Q2 economic performance worst since financial crisis, StatsCan says
Real GDP fell 1.6%, federal agency blames Alberta wildfires for most of the contraction.
OTTAWA — The Canadian economy shrivelled in the second quarter to its worst performance in seven years, Statistics Canada said.
The federal agency said real gross domestic product fell at an annualized rate of 1.6% in the three-month period, due in large part to the wildfires that destroyed parts of Fort McMurray, Alta. That’s the biggest quarterly decline since the second quarter of 2009 when Canada was in the midst of the global financial crisis.
The contraction compared with growth at an annual pace of 2.5% in the first quarter, which was revised from an initial reading of 2.4%.
Economists had expected a drop of 1.5% in the second quarter, according to Thomson Reuters.
“It wasn’t pretty, but it wasn’t expected to be,” Avery Shenfeld of CIBC Capital Markets said in a research note.
The drop in GDP came as exports of goods and services fell 4.5% in the quarter following a 1.9% increase in the first three months of the year. Exports of goods were down 5.5%, while exports of services grew 0.6%.
Already hurting from the drop in energy prices, the Alberta wildfires dealt a blow to the energy sector, forcing the evacuation of Fort McMurray and shutdown of several oilsands operations in the region.
Energy product exports fell 7.5%, with crude and bitumen exports declining 9.6% and refined petroleum products down a whopping 19.6%. Motor vehicles and parts also dropped 5.8 per cent due to lower exports of passenger cars and light trucks.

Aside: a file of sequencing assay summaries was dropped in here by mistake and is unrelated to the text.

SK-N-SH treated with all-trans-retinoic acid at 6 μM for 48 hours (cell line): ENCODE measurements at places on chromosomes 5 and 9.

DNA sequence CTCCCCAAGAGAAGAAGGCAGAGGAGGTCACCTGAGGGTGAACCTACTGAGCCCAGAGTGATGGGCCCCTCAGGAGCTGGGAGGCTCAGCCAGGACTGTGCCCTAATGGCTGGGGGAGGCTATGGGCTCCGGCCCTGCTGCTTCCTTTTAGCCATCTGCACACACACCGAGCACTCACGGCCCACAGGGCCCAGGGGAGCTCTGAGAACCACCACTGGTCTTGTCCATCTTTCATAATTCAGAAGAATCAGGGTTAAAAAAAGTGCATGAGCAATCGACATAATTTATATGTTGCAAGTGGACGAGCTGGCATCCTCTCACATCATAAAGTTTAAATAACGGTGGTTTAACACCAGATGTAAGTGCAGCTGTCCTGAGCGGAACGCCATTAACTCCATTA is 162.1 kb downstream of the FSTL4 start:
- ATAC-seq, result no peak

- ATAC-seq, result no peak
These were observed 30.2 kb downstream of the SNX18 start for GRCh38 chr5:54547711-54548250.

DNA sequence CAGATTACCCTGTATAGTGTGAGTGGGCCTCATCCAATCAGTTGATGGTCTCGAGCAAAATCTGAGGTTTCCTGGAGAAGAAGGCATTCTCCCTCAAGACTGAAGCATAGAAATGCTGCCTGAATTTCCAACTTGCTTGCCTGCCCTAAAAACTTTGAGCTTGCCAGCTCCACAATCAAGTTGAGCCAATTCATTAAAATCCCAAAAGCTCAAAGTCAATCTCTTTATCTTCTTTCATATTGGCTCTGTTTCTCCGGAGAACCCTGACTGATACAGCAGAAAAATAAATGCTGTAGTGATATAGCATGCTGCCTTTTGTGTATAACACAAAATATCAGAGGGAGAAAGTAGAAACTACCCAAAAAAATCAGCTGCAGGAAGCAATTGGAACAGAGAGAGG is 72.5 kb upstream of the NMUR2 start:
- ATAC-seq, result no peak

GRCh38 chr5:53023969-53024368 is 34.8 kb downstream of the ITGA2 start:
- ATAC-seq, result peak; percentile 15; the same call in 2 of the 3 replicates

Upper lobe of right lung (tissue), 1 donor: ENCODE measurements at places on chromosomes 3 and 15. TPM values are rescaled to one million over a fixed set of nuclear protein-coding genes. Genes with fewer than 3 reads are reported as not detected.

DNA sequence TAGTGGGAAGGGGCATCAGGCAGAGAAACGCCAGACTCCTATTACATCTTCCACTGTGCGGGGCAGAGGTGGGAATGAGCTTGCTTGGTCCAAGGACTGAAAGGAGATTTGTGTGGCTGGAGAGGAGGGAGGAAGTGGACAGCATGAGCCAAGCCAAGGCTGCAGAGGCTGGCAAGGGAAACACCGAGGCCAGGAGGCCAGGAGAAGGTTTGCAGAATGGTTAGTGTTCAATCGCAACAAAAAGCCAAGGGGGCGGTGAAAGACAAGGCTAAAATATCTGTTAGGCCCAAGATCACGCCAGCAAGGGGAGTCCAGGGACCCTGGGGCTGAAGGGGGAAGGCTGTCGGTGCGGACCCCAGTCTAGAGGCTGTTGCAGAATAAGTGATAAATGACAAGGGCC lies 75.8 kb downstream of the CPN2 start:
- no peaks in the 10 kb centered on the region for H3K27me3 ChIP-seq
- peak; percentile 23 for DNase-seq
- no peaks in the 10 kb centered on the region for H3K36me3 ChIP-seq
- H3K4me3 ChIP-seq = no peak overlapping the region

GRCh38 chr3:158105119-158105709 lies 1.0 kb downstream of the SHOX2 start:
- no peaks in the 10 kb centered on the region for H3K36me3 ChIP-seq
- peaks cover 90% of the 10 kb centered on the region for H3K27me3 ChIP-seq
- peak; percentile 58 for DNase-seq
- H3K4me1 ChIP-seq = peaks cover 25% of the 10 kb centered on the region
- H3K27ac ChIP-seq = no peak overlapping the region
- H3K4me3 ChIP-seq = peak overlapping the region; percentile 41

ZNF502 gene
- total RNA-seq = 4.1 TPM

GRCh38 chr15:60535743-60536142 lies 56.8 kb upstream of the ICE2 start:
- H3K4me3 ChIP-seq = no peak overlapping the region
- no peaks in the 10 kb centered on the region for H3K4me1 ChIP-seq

Exports of aircraft and other transportation equipment and parts were up 5.6%.
However, despite the pullback for the quarter as a whole, the economy ended the quarter with growth in June.
Statistics Canada said real GDP rose 0.6% that month, boosted in part to non-conventional oil extraction as production in the Alberta oilsands region started to resume. Economists had expected a gain of 0.4 per cent for the month, according to Thomson Reuters.
Mining, quarrying and oil and gas extraction climbed 3.6% in June, boosted by 12% gain in non-conventional oil extraction.
“The best news was that June GDP rebounded with a brighter than expected 0.6% gain, and less than half of that came from the rebound in mining/oil/gas, as manufacturing also had a healthy gain,” Shenfeld said.
“All told, a quarter we will like to forget, and for the next few months, a more supportive Q3 will help us do just that.”
The second-quarter result reported Wednesday was worse than forecast by the Bank of Canada in its July monetary policy report. The central bank had predicted that the economy would contract at an annual rate of 1% during the second quarter due to the damage caused by the wildfires.
But the Bank of Canada has also predicted that growth will pick up in the third quarter to an annual pace of 3.5% as oil production ramps up and rebuilding efforts begin in Fort McMurray. It also expects the federal government’s new Canada child benefit and a boost to infrastructure spending to lend a hand to the economy.